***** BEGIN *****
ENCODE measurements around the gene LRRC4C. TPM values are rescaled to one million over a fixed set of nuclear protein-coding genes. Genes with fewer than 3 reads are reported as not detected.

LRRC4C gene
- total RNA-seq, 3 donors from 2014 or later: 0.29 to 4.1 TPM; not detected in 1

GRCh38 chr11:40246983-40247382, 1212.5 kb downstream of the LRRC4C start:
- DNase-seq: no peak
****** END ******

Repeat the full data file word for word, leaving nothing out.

ENCODE measurements around the gene LRRC4C. TPM values are rescaled to one million over a fixed set of nuclear protein-coding genes. Genes with fewer than 3 reads are reported as not detected.

LRRC4C gene
- total RNA-seq, 3 donors from 2014 or later: 0.29 to 4.1 TPM; not detected in 1

GRCh38 chr11:40246983-40247382, 1212.5 kb downstream of the LRRC4C start:
- DNase-seq: no peak